NEW YORK — The shakeup at Tommy Hilfiger Corp. continues, with news of weaker earnings and an organizational streamlining.
About 24 hours after naming chief executive officer Joel Horowitz chairman on Tuesday, the firm said it was dividing its business into three wholesale operating units — men’s wear, women’s wear and children’s wear — resulting in the elimination of Todd Howard’s post as head of big children’s sizes, men’s jeans and junior jeans, each of which will be integrated into one of the new divisions.
Earlier in the day, Hilfiger reported third-quarter results that were down without special charges and in the red with them. For the three months ended Dec. 31, 2002, the company lost $22.1 million, or 24 cents a diluted share, against earnings of $37 million, or 41 cents, in the same year-ago quarter. Excluding special charges of $87.5 million, the company would have earned $34.8 million, or 38 cents, below year-ago levels but at the high end of the firm’s guidance.
Additionally, in the face of a tough, promotional climate at retail, conservative buying patterns among retailers and the continuing burden of price deflation, the firm lowered fiscal 2004 guidance and reduced capital expenditure plans for next year to between $70 million and $75 million from about $85 million during the current year.
The special charges, which pertain to the company’s closure of 38 U.S. specialty stores, announced last year, include a $73.3 million store closure provision, $2.6 million for write-down of inventory that was included in its cost of goods sold, and $11.6 million in impairment charges to write down fixed assets and leasehold improvements for the stores that will remain open. The affected units contributed $10.3 million and $12 million in net revenue for the quarters ended Dec. 31, 2002 and 2001, respectively.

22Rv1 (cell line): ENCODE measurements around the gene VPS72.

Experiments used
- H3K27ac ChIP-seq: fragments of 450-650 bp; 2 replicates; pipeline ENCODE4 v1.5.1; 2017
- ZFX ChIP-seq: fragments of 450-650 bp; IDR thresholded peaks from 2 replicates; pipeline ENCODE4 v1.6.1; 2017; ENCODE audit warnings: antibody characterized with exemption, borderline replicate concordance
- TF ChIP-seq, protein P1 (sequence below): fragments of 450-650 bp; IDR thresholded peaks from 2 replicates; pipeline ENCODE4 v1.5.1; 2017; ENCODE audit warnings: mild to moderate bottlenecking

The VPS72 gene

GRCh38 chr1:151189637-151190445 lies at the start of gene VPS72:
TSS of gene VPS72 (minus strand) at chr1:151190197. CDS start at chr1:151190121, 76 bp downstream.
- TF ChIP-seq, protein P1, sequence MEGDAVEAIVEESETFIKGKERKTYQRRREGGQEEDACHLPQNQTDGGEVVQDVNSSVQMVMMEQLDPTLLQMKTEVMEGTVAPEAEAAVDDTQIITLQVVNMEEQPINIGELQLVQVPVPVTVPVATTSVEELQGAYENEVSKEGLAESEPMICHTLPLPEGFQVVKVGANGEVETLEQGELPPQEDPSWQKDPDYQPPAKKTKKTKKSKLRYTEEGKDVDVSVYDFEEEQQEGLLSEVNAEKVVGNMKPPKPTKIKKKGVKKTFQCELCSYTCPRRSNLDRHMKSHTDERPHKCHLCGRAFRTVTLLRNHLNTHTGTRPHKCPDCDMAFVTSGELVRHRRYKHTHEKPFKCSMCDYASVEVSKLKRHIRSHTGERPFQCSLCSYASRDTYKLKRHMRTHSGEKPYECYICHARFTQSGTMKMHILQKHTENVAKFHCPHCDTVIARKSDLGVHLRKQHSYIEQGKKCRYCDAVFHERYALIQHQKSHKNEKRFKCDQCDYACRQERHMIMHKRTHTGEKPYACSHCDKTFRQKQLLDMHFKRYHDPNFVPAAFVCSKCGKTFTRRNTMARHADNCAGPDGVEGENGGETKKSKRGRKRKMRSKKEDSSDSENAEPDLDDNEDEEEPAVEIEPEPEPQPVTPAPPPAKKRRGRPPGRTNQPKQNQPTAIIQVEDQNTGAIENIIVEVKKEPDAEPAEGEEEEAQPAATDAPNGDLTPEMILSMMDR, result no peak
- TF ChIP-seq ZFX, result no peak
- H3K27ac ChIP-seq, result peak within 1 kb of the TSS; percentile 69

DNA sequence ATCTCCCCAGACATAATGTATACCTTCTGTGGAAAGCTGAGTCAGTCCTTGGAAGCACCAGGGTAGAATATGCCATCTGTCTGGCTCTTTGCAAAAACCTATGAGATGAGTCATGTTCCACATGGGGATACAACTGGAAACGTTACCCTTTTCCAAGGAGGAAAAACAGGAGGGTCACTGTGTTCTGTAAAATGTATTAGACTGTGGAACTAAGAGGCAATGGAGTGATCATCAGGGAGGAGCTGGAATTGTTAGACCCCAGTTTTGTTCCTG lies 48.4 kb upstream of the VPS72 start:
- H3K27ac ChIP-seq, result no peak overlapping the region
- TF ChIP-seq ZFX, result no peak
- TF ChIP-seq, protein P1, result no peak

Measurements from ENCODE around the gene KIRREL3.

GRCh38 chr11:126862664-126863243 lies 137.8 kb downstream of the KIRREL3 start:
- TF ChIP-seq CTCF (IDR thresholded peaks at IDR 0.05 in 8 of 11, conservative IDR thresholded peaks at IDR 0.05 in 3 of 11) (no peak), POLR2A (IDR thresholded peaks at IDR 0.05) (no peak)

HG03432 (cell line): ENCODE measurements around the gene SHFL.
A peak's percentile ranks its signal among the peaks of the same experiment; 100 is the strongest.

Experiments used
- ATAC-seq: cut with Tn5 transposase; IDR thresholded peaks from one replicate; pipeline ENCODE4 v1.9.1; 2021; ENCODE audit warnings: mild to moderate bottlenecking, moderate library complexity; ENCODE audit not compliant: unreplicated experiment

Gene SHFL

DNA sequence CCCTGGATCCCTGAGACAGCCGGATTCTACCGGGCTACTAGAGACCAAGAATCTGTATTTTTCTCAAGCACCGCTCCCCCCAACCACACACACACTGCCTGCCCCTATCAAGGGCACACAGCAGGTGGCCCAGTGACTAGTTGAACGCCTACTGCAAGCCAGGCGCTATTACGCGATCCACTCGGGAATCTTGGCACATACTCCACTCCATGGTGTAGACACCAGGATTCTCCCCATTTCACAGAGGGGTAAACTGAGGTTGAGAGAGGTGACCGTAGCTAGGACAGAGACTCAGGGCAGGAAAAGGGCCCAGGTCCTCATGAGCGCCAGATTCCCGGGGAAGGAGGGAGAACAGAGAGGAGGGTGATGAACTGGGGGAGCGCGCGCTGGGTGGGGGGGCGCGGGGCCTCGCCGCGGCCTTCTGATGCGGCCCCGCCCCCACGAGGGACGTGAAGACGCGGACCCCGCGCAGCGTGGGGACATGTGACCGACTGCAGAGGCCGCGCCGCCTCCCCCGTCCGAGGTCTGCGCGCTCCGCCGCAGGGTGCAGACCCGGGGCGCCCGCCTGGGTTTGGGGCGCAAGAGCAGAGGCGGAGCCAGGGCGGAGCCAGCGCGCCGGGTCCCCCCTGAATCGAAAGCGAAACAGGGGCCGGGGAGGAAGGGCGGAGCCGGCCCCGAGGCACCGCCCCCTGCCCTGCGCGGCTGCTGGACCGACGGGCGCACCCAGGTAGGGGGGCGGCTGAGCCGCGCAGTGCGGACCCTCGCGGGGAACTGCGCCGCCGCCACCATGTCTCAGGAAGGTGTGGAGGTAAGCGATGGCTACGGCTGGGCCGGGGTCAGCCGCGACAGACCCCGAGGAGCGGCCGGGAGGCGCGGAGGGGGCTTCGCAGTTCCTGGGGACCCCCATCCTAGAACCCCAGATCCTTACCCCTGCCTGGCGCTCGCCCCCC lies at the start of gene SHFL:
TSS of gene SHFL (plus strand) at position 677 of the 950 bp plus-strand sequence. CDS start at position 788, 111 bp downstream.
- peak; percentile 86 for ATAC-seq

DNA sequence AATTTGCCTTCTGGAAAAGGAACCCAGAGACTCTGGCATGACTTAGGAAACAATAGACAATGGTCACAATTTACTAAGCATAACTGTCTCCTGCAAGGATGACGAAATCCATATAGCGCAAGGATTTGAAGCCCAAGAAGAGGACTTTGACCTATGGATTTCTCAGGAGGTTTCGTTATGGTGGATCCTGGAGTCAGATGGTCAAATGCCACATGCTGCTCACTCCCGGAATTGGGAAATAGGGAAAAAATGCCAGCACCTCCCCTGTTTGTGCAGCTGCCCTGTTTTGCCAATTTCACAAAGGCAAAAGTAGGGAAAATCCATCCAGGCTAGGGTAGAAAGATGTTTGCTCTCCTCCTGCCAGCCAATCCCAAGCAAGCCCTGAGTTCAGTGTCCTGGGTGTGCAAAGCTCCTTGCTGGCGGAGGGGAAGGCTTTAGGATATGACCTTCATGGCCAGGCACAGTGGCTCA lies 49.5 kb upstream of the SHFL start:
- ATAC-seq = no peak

Revenue for the quarter inched up 0.5 percent to $477.3 million from $474.8 million. Wholesale sales dipped by less than 1 percent compared with last year. Revenue in the children’s and women’s components was up 14.7 percent to $70.6 million and 3.4 percent to $137.7 million, respectively, in the third quarter from last year, but men’s wear declined 11.7 percent to $123.2 million.
This story first appeared in the February 6, 2003 issue of WWD. Subscribe Today.
The gain in the women’s component was attributed mostly to continued expansion in Europe and the expansion of TH Women, now in 700 doors in the U.S. versus just 300 a year ago. Sales began softening in August and the company said it expects the “promotional environment at retail to continue as women become more conservative in [their] spending on apparel.”
Retail sales rose 2 percent to $130.3 million, driven by an increase in the number of stores for the quarter, but comparable-store sales posted a mid-single-digit decline in the quarter.
Licensing revenue jumped 22.2 percent to $15.5 million due mostly to higher royalties received and an increase in the company’s Far East buying office revenue. Licensing income is likely to see future gains from the newly announced agreements for the distribution of Tommy apparel in South Korea and Australia.